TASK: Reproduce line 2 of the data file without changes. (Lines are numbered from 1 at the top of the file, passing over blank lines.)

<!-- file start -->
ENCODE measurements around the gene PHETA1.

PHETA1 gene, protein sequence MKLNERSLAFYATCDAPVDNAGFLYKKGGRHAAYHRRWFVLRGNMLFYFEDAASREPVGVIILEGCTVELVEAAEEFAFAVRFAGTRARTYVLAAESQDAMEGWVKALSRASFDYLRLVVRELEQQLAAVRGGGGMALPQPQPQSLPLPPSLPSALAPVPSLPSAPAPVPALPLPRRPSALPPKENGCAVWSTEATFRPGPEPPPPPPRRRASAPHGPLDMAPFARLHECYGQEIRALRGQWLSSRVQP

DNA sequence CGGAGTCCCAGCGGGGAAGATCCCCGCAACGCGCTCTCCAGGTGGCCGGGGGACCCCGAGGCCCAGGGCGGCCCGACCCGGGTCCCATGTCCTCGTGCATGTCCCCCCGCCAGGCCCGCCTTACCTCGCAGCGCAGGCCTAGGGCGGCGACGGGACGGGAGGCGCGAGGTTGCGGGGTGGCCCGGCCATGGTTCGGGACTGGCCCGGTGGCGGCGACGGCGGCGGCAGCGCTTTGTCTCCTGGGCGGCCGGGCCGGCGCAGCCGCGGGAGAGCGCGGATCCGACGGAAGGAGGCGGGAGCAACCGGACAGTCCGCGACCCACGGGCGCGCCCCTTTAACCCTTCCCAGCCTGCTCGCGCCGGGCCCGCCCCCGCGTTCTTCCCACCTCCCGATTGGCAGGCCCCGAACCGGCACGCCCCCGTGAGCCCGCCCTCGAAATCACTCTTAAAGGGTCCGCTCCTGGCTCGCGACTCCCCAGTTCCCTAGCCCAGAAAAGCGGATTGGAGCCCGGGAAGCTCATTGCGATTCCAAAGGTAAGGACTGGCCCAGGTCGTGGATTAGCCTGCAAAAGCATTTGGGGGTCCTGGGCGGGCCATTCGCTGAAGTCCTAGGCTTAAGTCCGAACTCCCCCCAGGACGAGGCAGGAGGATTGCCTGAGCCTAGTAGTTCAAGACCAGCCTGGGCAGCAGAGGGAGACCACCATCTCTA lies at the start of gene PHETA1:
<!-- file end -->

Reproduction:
PHETA1 gene, protein sequence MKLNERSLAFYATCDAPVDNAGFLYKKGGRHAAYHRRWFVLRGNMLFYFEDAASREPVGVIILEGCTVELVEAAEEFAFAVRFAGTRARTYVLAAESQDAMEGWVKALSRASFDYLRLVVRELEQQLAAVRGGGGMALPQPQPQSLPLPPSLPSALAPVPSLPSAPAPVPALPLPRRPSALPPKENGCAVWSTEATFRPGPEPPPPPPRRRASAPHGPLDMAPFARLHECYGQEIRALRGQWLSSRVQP